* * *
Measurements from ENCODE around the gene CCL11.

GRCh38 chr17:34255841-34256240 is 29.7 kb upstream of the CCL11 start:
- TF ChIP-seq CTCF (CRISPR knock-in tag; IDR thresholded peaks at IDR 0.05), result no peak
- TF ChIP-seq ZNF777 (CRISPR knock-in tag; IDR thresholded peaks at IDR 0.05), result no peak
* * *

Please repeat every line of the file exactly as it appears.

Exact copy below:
Measurements from ENCODE around the gene CCL11.

GRCh38 chr17:34255841-34256240 is 29.7 kb upstream of the CCL11 start:
- TF ChIP-seq CTCF (CRISPR knock-in tag; IDR thresholded peaks at IDR 0.05), result no peak
- TF ChIP-seq ZNF777 (CRISPR knock-in tag; IDR thresholded peaks at IDR 0.05), result no peak